Every program, campus and coach has weaknesses.
And no matter who you’re competition is for prospects, they’ll try to exploit those weaknesses to beat you as they communicate with those student-athletes you want in your program. You might call it ‘negative recruiting’, and you might not engage in it, but if you don’t play effective defense against it you may lose to the programs who try to place doubt about what you offer to the recruits who you’re offering it to.
Just ask Alabama football coach Nick Saban.
Have you heard of him? He runs a little program that’s had it’s share of success over the years. And yet, even perennial champions have weaknesses they need to defend. Now, granted, the ‘weaknesses’ he has to defend are enviable: Because the win, the idea they have to overcome in recruiting centers around the idea that new freshmen aren’t going to get a chance to play. In other words, “go to Alabama to play football, and you’re not going to get to play much football.”
Your negatives that get pointed out by your competition may be different, but the need to overcome them are the same. So how do you do that effectively?
Watch a recording somebody made of Coach Saban spending part of a video call directly addressing this ‘negatives’ that his competition uses to try to sway recruits away from his program:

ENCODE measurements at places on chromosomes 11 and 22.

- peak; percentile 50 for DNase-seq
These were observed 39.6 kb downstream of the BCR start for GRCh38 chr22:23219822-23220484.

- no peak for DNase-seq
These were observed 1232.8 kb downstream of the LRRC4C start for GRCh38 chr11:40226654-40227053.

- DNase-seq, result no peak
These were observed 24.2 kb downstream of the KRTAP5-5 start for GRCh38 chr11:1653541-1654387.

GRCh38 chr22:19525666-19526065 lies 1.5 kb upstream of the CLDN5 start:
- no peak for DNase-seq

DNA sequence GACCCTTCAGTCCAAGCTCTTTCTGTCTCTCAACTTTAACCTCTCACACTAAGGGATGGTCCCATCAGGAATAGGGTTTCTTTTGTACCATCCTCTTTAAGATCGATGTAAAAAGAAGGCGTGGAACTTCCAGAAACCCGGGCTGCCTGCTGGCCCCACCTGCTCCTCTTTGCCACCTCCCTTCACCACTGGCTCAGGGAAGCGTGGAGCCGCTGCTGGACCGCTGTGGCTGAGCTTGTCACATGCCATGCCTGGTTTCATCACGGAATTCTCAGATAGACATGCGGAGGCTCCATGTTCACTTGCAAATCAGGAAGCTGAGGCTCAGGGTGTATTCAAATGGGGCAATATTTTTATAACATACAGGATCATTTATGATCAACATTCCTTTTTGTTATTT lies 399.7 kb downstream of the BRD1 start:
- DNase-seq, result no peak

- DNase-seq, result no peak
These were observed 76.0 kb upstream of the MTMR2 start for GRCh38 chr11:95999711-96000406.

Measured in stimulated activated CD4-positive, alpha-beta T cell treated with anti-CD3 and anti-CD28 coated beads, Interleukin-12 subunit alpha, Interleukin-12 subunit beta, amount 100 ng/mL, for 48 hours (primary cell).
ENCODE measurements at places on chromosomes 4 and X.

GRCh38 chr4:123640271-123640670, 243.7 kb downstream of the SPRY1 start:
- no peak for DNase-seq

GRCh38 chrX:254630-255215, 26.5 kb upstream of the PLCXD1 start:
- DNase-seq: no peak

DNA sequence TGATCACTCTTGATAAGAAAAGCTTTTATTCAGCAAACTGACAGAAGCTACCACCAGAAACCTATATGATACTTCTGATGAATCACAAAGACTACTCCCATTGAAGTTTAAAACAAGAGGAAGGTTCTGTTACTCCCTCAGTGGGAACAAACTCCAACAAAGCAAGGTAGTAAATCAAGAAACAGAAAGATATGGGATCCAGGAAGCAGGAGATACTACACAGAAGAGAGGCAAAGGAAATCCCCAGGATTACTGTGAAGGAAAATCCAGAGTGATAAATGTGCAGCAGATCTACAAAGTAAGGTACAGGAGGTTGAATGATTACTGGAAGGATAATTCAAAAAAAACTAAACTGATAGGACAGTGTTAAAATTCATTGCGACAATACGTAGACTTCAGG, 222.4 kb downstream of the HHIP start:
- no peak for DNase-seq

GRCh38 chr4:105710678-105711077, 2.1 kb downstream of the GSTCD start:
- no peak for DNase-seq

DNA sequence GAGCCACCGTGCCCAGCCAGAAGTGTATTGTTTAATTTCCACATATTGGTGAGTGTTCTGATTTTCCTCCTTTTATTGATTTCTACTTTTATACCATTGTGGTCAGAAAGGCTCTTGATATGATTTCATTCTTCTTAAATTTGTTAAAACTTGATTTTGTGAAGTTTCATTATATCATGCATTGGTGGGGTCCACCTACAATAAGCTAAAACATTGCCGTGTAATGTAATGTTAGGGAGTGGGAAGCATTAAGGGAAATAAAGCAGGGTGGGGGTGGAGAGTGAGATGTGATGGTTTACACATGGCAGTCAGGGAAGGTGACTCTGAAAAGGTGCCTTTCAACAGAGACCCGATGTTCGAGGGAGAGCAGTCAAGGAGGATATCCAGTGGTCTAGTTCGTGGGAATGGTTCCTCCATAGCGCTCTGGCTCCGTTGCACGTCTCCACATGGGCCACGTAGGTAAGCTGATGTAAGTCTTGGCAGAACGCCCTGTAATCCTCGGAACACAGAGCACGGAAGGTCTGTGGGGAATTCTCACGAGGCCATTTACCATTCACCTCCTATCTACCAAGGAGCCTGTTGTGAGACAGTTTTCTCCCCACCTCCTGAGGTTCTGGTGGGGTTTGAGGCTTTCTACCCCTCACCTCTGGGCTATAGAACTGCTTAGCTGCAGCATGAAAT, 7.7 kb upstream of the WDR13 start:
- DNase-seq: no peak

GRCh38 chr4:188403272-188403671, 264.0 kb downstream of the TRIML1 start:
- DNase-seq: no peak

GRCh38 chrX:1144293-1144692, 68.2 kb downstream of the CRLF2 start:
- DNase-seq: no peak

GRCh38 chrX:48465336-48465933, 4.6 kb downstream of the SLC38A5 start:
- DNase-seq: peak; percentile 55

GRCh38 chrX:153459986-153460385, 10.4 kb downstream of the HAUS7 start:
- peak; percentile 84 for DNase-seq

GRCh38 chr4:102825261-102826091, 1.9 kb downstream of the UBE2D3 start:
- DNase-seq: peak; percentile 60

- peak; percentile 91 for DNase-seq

— Barstool Sports (@barstoolsports) January 30, 2021
What’s the important lesson this short video can teach any college coach?
Whatever negative you’re encountering from a competitor or directly from a recruit, you need to own it and work to redefine it. In the video call, he doesn’t wait for the objection to be stated by the prospect. Instead, he brings it up – and then, works to redefine it in terms of how that same situation would be beneficial to an aspiring football star with dreams of a pro career.
For you and your program, the steps you need to take to combat your own negatives should follow this simple but effective formula:
- Be honest with yourself and identify all of the likely negatives that would come up in your recruiting conversations.
- State the negative to your recruit.
- Tell them that’s the wrong way to see that negative.
- Outline the positive about that issue.
Recruiting is all about establishing a narrative, and making sure it gets communicated during the recruiting process. It’s something that every program has the power to do, and those that move forward in following Coach Saban’s example will see an immediate change in how their prospects define important aspects of their program.
Need additional help in developing the right communication strategy for your recruits? Programs around the country, large and small, work one-on-one with our team to develop response-oriented messaging that tells the right story, and overcomes the most difficult objections. For more information about how we can do that for you, and how little it costs, email Dan Tudor at firstname.lastname@example.org for an overview of how this program has worked for coaches since 2005.